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California spent nearly $21 billion on incarceration and crime in 2015




IONE, CA - AUGUST 28:  Inmates at the Mule Creek State Prison interact in a gymnasium that was modified to house prisoners August 28, 2007 in Ione, California. A panel of three federal judges is looking to put a cap on the California State Prison population after class action lawsuits were filed on behalf of inmates who complained of being forced to live in classrooms, gymnasiums and other non-traditional prison housing. California prisons house nearly 173,000 inmates with over 17,000 of them in non-traditional housing. The Mule Creek State Prison has had to modify several facilities to make room for an increasing number of inmates. (Photo by Justin Sullivan/Getty Images)
IONE, CA - AUGUST 28: Inmates at the Mule Creek State Prison interact in a gymnasium that was modified to house prisoners August 28, 2007 in Ione, California. A panel of three federal judges is looking to put a cap on the California State Prison population after class action lawsuits were filed on behalf of inmates who complained of being forced to live in classrooms, gymnasiums and other non-traditional prison housing. California prisons house nearly 173,000 inmates with over 17,000 of them in non-traditional housing. The Mule Creek State Prison has had to modify several facilities to make room for an increasing number of inmates. (Photo by Justin Sullivan/Getty Images)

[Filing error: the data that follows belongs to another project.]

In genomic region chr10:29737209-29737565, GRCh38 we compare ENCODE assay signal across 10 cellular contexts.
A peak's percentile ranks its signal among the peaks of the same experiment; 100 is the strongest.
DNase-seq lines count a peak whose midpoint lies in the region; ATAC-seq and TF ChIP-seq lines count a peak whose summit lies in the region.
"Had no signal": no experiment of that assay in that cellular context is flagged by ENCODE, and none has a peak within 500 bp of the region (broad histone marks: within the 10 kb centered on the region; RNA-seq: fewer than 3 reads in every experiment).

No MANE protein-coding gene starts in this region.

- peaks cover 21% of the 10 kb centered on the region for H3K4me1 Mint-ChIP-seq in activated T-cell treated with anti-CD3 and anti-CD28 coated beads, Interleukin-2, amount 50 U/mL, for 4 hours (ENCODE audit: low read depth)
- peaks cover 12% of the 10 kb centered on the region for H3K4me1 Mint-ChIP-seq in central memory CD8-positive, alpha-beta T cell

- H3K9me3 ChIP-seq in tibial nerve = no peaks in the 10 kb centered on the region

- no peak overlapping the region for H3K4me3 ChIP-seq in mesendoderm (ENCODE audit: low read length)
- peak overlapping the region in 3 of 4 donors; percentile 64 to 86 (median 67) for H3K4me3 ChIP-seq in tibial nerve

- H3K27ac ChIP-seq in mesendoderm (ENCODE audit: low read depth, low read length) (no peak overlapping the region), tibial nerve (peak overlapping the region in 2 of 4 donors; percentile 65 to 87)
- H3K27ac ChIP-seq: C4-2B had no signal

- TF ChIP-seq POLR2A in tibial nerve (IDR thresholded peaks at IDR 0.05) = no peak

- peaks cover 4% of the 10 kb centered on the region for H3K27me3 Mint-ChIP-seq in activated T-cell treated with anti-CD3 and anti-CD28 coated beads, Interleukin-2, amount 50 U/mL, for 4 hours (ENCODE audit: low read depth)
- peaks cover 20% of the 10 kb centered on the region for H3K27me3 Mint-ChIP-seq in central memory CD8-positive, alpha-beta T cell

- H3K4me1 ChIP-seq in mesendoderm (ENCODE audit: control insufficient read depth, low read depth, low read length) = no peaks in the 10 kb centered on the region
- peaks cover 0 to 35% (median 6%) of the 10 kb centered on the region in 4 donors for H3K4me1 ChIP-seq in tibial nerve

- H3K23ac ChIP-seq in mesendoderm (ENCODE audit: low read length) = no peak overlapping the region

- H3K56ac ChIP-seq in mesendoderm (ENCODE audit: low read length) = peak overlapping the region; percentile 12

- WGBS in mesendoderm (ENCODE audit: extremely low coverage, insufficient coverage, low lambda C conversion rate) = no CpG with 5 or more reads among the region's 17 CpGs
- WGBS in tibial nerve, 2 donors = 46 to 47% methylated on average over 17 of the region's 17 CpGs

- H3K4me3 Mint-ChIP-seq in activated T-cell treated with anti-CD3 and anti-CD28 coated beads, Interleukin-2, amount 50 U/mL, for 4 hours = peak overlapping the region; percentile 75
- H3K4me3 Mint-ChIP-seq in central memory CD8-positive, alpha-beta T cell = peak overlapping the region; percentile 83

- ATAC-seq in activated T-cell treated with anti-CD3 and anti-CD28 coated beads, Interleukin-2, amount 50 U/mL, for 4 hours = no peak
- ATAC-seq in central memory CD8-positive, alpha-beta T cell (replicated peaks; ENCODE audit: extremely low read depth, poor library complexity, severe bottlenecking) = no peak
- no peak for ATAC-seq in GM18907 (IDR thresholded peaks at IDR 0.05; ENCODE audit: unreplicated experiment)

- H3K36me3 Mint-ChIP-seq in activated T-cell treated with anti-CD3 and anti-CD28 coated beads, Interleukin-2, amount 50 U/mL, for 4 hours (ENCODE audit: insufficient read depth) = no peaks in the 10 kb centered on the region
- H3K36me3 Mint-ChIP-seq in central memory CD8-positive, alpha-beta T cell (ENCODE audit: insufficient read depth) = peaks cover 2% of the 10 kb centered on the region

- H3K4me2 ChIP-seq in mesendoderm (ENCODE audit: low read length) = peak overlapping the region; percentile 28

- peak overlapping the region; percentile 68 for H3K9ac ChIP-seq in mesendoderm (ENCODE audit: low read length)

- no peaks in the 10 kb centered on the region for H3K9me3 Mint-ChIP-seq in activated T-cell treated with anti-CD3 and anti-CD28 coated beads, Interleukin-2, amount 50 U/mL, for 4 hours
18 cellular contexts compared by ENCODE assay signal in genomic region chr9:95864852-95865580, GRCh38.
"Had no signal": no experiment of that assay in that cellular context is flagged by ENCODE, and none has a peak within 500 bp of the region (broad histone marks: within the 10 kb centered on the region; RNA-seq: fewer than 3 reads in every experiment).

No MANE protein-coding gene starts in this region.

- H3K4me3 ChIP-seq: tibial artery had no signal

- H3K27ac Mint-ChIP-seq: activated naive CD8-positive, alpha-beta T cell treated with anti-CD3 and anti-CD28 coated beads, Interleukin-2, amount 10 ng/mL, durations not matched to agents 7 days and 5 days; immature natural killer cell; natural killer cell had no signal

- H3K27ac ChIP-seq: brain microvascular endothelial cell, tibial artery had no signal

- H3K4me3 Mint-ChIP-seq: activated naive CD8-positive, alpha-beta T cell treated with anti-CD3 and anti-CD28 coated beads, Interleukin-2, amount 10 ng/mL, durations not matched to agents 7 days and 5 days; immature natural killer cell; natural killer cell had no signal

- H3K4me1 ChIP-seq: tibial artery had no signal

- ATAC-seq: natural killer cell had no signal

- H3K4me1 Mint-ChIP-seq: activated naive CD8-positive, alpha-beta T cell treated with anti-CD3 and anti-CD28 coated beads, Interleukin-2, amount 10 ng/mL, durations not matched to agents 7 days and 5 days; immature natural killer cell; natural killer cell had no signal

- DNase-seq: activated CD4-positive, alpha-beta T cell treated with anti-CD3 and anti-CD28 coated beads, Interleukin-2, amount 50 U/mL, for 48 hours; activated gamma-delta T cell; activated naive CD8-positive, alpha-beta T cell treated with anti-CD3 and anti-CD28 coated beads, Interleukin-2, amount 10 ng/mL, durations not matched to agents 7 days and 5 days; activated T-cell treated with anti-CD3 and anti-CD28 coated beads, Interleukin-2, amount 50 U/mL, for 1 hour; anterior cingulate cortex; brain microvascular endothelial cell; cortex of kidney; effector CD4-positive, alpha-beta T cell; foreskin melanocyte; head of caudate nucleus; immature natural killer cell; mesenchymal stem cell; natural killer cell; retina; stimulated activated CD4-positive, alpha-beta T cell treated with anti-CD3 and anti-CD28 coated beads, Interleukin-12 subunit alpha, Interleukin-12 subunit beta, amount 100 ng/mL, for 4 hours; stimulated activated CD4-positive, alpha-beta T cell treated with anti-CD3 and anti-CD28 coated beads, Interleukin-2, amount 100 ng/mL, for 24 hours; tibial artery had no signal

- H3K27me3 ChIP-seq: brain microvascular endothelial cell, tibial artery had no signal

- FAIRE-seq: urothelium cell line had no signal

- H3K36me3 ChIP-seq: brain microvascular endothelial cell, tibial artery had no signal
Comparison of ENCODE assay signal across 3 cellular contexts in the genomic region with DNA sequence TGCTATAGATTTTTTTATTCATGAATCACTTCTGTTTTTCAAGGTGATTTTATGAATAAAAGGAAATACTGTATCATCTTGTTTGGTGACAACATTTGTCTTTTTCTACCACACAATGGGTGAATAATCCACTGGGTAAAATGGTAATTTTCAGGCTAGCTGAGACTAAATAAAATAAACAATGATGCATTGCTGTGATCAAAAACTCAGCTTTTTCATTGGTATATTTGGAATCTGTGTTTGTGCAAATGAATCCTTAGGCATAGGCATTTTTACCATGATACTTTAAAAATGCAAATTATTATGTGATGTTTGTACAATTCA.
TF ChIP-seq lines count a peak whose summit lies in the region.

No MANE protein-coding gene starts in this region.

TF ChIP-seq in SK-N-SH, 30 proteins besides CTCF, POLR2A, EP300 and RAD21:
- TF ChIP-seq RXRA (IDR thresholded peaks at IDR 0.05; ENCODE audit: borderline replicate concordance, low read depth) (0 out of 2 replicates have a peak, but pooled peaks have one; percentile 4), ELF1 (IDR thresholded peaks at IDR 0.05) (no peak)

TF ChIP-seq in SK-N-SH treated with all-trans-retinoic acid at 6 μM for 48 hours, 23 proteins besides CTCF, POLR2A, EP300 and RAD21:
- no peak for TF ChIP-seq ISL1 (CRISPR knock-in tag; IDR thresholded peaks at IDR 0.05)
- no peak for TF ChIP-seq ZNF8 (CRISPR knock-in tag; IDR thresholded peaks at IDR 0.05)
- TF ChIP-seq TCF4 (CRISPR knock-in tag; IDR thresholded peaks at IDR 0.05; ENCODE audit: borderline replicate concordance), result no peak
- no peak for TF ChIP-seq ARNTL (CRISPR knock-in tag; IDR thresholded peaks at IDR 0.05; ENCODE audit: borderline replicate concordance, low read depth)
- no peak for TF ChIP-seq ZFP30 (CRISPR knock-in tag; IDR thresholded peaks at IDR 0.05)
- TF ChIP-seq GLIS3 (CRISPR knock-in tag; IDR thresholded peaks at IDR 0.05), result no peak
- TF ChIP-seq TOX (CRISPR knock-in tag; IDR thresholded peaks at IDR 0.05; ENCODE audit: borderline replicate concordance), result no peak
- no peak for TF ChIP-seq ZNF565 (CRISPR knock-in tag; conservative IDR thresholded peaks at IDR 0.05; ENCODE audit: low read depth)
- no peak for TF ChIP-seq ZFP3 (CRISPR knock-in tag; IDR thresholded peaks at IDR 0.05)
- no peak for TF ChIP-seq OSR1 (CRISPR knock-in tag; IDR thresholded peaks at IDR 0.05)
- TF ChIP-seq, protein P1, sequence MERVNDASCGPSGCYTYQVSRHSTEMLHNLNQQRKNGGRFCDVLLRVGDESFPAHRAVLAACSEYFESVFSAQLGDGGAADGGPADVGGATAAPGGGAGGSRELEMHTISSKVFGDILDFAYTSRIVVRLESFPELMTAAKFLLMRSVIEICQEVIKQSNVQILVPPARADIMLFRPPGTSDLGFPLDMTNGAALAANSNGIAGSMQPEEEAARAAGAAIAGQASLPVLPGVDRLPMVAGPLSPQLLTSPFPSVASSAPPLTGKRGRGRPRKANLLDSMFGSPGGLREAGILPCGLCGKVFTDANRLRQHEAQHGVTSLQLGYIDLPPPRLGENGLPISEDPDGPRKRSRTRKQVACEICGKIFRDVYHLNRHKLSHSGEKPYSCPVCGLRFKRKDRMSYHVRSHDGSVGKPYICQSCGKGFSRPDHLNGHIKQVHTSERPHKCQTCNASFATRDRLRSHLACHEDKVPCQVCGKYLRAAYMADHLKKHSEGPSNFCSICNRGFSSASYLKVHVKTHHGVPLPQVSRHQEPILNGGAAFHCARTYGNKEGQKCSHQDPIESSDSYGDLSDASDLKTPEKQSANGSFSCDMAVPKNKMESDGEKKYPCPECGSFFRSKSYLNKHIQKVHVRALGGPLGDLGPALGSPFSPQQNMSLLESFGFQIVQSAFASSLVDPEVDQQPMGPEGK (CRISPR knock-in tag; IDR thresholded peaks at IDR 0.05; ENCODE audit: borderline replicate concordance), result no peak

Justin Sullivan/Getty Images

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California has made several reforms to its criminal justice system over the past two decades. Programs like realignment in 2011 made lower-level felons eligible for parole. 

The ultimate goal was simple: cut crime rates and reduce the number of people in the state's correctional facilities. 

But a new report out from the California Budget and Policy Center says that, despite those efforts, the state spent nearly $21 billion dollars on crime last year. 

That's billion with a B. 

Scott Graves is director of research at the Center. He helped analyze the money for Take Two. 

Click the blue audio player above to hear the full interview.